Furthermore, I am not even entitled to what I may think Cambodians are entitled to. We, as humans, Cambodian or American, are entitled to very little. Cambodians aren't entitled to wealth or healthy families or homes or farms or jobs. Neither am I. Neither are any of us.
Truthfully, we aren't even entitled to life. We've done nothing to earn it, to deserve it, to pay for it.
Recently, I heard a woman talk about how she realized she didn't deserve anything but death, and as a Christian she didn't even get that. We get so much we have no right to, and we don't even get the one thing we do deserve because Jesus is merciful.
I don't deserve any of this.
As I finished lunch yesterday, I stared out the window at the river of cars on I-35, and both my complaints and my entitlement were cut short. I thought about how I didn't deserve the oxygen I was breathing or the food I was eating. I thought about the thousands, perhaps millions, of people who didn't eat that day, and I remembered I was no more entitled to this hot meal - one of three meals I was eating in a day - than they were.
To clarify, I don't mean we shouldn't have food and life and clean water as human rights or the ability to vote and express opinions as civil rights. I mean the idea I (or you), as an individual, am entitled to comfort, an easy life, a good work day, a happy marriage, and a healthy body, when the rest of the world is dealing with all of those problems and more. Because all of those issues simply come along with being human.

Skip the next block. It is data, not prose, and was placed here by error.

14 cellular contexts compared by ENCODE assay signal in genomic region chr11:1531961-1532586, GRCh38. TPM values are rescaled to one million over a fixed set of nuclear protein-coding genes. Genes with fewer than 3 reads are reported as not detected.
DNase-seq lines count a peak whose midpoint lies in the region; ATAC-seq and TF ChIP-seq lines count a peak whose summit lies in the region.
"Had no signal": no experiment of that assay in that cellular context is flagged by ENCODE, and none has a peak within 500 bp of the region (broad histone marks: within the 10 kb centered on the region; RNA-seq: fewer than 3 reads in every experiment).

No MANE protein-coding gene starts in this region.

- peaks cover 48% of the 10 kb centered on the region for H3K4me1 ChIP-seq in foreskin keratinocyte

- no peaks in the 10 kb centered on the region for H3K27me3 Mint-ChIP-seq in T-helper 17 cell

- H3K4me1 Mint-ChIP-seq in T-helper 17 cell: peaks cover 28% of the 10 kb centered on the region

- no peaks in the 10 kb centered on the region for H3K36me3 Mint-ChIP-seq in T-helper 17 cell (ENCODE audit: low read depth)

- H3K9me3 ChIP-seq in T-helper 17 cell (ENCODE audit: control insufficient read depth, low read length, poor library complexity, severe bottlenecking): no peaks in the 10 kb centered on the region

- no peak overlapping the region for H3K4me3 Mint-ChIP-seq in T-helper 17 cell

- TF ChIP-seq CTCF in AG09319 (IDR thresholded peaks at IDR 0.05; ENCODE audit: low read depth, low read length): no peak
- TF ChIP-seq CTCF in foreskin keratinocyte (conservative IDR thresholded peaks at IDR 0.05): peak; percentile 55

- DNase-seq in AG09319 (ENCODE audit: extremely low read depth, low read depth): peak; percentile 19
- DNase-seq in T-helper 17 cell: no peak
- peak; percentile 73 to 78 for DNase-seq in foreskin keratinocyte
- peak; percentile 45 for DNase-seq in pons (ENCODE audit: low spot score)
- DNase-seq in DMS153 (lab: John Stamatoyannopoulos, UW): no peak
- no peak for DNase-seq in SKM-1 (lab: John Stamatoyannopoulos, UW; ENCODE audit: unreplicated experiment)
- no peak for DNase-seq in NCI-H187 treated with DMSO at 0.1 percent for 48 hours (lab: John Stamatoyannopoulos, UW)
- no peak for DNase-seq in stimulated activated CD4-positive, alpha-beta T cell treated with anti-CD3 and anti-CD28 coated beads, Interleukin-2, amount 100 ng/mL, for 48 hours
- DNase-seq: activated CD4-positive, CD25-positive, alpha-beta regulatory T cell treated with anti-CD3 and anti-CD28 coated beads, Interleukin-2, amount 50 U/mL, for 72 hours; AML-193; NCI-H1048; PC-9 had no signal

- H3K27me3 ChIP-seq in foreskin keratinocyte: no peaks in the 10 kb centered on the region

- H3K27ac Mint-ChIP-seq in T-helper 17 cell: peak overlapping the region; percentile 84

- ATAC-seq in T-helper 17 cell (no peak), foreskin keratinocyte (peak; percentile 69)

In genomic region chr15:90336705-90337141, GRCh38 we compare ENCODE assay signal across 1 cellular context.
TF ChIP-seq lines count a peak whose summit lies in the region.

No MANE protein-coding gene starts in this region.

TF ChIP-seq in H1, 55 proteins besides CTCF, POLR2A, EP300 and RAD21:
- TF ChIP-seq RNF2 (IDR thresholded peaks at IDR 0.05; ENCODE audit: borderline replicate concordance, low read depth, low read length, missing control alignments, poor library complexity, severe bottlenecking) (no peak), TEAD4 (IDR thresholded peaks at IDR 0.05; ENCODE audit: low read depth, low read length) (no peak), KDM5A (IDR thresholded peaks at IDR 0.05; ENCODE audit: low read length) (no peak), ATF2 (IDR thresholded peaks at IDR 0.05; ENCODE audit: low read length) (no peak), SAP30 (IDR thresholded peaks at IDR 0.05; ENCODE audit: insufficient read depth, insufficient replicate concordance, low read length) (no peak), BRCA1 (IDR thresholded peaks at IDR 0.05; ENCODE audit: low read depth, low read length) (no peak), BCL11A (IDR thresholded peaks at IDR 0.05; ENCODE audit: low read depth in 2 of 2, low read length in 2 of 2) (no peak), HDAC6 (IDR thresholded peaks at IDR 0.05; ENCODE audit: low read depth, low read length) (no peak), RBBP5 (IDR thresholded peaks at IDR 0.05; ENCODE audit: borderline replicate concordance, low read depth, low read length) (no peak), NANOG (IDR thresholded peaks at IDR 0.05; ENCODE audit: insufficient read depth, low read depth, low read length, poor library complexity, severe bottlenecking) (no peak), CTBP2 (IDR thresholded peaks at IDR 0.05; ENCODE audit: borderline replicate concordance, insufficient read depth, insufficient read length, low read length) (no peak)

Discomfort is part of the deal on Earth. I am no more entitled to comfort - even if what I would call comfort is different from what a Cambodian would call comfort - than the person who lives down the street from my apartment in Cambodia.
Hardship is part of the deal on Earth. I am no more entitled to access to clean water than those who walk miles to fetch murky water from a river.
Physical death is part of the deal on Earth. I am no more entitled to life than the patient dying in a developing country's hospital from a condition which is easily curable in the States.
Sickness, pain, depression, death. They are all part of the deal here on Earth.
We have been gifted so many things. Our every breath, our ability to move our limbs and function today, our meals and beverages and hot showers and cold-aired houses.
Spiritually, we have been gifted the offer of eternal life.
We accept all these other gifts so easily, mostly without consciously receiving them. Here, though, is a gift of another caliber. The gift of not receiving the one thing we do indeed deserve: Death, eternally. Separation from the One who loves us most. The gift of an offer of Life, eternally. Being in the presence of the One who loves us most, who did receive for us the one thing we deserved, who created and hears and cares for us.
We receive all these other gifts so passively, and we begin to believe we are entitled to them. But this gift of Life - this takes a conscious thought to receive because it isn't a thing but a Person. A relationship. The greatest gift of all given out of the greatest love of all. He offers the grand gift of salvation and the daily offer to abide in Him - to sit in His presence and live and walk and breathe with Him. The very exact opposite thing we are entitled to.
All we have to say to Him is yes.